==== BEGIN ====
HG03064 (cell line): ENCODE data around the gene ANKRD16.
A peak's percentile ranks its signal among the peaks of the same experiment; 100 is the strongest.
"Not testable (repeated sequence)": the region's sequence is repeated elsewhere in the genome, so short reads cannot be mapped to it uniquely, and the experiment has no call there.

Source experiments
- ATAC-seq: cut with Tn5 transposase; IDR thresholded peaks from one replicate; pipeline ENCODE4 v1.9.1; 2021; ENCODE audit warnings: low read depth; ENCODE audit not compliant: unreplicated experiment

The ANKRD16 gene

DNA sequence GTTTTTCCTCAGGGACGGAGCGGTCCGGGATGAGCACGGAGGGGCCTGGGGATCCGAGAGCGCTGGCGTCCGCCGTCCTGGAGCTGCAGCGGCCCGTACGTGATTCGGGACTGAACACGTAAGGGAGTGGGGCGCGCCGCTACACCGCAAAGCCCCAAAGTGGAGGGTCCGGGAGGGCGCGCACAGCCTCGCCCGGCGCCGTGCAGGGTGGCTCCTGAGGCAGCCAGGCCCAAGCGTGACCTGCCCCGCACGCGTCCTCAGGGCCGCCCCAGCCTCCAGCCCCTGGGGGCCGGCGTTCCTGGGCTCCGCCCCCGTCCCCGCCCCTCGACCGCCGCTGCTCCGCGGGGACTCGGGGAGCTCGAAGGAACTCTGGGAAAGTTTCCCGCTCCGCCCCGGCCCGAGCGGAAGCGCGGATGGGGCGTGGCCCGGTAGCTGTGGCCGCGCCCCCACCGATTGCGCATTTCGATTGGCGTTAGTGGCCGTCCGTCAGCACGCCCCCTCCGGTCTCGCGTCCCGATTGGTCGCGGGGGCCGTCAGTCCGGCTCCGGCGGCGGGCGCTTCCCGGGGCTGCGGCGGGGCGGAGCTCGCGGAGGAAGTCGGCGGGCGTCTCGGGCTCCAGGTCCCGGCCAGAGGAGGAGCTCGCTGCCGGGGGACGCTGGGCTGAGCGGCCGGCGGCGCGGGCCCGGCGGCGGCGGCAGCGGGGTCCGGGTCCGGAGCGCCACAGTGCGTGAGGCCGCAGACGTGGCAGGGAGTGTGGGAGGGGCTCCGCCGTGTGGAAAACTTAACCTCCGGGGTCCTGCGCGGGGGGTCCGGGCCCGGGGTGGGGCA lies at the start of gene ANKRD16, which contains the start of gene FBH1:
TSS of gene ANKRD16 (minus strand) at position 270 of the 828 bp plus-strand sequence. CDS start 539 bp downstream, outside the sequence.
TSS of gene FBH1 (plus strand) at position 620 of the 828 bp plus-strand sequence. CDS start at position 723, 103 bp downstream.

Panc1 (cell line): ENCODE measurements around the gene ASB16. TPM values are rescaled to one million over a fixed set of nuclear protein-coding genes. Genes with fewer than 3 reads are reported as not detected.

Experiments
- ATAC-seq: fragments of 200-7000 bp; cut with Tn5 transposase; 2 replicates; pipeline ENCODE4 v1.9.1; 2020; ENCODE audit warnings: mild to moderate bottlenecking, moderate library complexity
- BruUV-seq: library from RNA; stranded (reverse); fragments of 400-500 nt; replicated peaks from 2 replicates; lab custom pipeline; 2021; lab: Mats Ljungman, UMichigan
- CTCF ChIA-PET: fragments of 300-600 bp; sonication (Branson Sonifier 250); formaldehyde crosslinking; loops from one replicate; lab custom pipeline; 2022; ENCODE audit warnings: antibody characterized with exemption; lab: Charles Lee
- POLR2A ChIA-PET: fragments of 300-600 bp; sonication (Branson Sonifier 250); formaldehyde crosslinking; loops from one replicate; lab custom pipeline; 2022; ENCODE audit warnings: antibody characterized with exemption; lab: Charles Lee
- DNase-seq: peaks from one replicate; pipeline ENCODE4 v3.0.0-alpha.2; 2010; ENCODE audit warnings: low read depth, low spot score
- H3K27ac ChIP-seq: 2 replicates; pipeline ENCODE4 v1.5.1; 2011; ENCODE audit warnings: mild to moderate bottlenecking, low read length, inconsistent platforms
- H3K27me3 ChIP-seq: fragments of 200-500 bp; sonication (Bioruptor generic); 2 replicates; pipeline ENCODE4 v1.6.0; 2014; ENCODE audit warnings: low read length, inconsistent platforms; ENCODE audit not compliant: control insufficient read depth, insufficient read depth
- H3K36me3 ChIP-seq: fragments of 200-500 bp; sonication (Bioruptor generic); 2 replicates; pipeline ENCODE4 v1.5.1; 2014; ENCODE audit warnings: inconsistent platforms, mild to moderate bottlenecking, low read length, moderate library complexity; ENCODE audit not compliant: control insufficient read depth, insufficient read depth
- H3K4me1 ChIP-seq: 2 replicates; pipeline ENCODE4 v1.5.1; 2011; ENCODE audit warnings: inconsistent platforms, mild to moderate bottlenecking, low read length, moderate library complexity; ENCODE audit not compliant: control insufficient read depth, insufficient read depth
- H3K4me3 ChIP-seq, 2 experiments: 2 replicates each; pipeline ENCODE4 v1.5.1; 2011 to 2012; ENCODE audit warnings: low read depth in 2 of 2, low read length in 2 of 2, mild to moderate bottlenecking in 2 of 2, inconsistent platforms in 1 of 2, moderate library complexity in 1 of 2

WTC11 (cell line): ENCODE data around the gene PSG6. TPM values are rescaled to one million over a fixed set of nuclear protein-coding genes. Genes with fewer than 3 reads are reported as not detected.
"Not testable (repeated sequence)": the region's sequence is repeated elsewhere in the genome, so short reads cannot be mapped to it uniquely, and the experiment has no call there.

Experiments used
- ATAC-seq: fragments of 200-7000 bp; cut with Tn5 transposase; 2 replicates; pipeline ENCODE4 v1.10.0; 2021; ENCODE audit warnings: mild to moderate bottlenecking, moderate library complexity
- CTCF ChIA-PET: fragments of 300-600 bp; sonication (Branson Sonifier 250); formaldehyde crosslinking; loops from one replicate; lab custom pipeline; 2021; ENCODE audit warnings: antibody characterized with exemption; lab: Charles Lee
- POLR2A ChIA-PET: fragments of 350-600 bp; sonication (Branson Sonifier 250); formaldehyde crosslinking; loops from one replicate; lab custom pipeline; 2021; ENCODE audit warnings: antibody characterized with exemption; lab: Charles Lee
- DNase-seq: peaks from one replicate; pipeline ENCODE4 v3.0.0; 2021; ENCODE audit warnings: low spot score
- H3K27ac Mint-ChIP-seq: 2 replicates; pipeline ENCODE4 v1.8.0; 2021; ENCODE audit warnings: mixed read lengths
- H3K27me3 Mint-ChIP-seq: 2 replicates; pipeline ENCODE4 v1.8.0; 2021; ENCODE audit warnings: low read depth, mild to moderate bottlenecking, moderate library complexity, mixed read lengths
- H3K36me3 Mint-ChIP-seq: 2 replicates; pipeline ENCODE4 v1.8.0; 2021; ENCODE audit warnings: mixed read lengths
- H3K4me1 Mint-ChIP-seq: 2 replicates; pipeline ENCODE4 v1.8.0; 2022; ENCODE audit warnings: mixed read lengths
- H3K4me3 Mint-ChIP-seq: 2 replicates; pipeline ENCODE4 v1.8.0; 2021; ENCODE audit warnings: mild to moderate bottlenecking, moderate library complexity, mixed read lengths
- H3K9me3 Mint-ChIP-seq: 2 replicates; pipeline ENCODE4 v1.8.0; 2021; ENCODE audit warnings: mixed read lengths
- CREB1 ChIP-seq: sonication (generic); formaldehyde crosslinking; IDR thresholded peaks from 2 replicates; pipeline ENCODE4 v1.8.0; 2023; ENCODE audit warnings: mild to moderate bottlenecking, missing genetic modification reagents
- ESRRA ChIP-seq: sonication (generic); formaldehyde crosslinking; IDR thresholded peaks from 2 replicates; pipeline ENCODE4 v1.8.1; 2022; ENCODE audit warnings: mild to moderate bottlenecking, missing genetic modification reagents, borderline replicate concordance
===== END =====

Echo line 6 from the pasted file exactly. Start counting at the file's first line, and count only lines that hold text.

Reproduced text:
The ANKRD16 gene